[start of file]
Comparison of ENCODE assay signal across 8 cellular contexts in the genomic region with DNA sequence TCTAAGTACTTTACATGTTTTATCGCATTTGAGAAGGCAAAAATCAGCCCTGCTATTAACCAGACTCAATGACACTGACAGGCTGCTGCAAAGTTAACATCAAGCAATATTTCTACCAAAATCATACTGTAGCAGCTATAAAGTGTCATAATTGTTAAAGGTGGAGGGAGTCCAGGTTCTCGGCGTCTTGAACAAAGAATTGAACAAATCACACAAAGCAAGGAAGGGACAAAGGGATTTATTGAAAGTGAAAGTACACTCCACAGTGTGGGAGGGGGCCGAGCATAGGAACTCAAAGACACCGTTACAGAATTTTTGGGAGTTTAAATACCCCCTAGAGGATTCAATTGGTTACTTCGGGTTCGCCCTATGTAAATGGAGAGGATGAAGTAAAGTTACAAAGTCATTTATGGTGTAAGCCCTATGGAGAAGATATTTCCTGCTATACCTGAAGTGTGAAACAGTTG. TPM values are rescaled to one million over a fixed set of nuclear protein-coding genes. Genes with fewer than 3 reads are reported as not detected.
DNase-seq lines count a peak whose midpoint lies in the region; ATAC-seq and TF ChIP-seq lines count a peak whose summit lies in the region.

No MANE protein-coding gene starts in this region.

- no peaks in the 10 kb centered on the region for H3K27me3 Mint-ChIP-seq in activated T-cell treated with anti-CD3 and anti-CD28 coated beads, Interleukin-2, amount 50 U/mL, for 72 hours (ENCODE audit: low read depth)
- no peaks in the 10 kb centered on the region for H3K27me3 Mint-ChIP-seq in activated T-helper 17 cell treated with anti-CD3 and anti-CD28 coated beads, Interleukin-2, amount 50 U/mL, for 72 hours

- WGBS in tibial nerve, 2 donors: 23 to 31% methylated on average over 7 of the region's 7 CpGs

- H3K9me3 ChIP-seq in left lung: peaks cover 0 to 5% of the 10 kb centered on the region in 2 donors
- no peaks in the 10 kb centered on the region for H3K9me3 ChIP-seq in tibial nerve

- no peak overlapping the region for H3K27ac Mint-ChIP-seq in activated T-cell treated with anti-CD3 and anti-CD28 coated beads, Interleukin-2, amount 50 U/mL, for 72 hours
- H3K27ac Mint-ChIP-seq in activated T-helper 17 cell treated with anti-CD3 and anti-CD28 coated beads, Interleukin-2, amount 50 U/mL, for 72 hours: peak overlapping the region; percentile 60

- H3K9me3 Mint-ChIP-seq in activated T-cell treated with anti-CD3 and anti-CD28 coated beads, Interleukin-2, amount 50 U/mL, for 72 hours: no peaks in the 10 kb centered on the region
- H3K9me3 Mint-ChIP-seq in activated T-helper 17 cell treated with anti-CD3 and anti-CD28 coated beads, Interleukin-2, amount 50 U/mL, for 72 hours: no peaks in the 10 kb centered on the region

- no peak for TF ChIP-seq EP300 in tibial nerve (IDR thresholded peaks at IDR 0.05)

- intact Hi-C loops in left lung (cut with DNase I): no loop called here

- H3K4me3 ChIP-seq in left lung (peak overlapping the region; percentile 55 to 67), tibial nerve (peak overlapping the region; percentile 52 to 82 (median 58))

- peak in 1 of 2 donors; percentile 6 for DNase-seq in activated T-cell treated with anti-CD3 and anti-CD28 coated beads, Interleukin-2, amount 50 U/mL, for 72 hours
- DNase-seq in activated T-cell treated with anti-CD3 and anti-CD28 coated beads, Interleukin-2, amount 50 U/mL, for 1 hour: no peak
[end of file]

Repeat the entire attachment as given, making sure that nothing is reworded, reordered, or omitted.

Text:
Comparison of ENCODE assay signal across 8 cellular contexts in the genomic region with DNA sequence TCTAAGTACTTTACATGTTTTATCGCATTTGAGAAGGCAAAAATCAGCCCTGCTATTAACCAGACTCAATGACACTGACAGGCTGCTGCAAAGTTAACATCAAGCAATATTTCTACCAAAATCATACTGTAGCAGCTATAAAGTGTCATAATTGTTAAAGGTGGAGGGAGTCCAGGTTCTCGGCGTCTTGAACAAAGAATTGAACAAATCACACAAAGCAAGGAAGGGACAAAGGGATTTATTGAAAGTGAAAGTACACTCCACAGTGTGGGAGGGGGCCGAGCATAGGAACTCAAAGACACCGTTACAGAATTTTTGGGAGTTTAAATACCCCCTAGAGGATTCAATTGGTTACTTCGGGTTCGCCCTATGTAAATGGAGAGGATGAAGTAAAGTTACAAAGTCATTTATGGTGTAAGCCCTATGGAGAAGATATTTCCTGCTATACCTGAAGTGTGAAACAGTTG. TPM values are rescaled to one million over a fixed set of nuclear protein-coding genes. Genes with fewer than 3 reads are reported as not detected.
DNase-seq lines count a peak whose midpoint lies in the region; ATAC-seq and TF ChIP-seq lines count a peak whose summit lies in the region.

No MANE protein-coding gene starts in this region.

- no peaks in the 10 kb centered on the region for H3K27me3 Mint-ChIP-seq in activated T-cell treated with anti-CD3 and anti-CD28 coated beads, Interleukin-2, amount 50 U/mL, for 72 hours (ENCODE audit: low read depth)
- no peaks in the 10 kb centered on the region for H3K27me3 Mint-ChIP-seq in activated T-helper 17 cell treated with anti-CD3 and anti-CD28 coated beads, Interleukin-2, amount 50 U/mL, for 72 hours

- WGBS in tibial nerve, 2 donors: 23 to 31% methylated on average over 7 of the region's 7 CpGs

- H3K9me3 ChIP-seq in left lung: peaks cover 0 to 5% of the 10 kb centered on the region in 2 donors
- no peaks in the 10 kb centered on the region for H3K9me3 ChIP-seq in tibial nerve

- no peak overlapping the region for H3K27ac Mint-ChIP-seq in activated T-cell treated with anti-CD3 and anti-CD28 coated beads, Interleukin-2, amount 50 U/mL, for 72 hours
- H3K27ac Mint-ChIP-seq in activated T-helper 17 cell treated with anti-CD3 and anti-CD28 coated beads, Interleukin-2, amount 50 U/mL, for 72 hours: peak overlapping the region; percentile 60

- H3K9me3 Mint-ChIP-seq in activated T-cell treated with anti-CD3 and anti-CD28 coated beads, Interleukin-2, amount 50 U/mL, for 72 hours: no peaks in the 10 kb centered on the region
- H3K9me3 Mint-ChIP-seq in activated T-helper 17 cell treated with anti-CD3 and anti-CD28 coated beads, Interleukin-2, amount 50 U/mL, for 72 hours: no peaks in the 10 kb centered on the region

- no peak for TF ChIP-seq EP300 in tibial nerve (IDR thresholded peaks at IDR 0.05)

- intact Hi-C loops in left lung (cut with DNase I): no loop called here

- H3K4me3 ChIP-seq in left lung (peak overlapping the region; percentile 55 to 67), tibial nerve (peak overlapping the region; percentile 52 to 82 (median 58))

- peak in 1 of 2 donors; percentile 6 for DNase-seq in activated T-cell treated with anti-CD3 and anti-CD28 coated beads, Interleukin-2, amount 50 U/mL, for 72 hours
- DNase-seq in activated T-cell treated with anti-CD3 and anti-CD28 coated beads, Interleukin-2, amount 50 U/mL, for 1 hour: no peak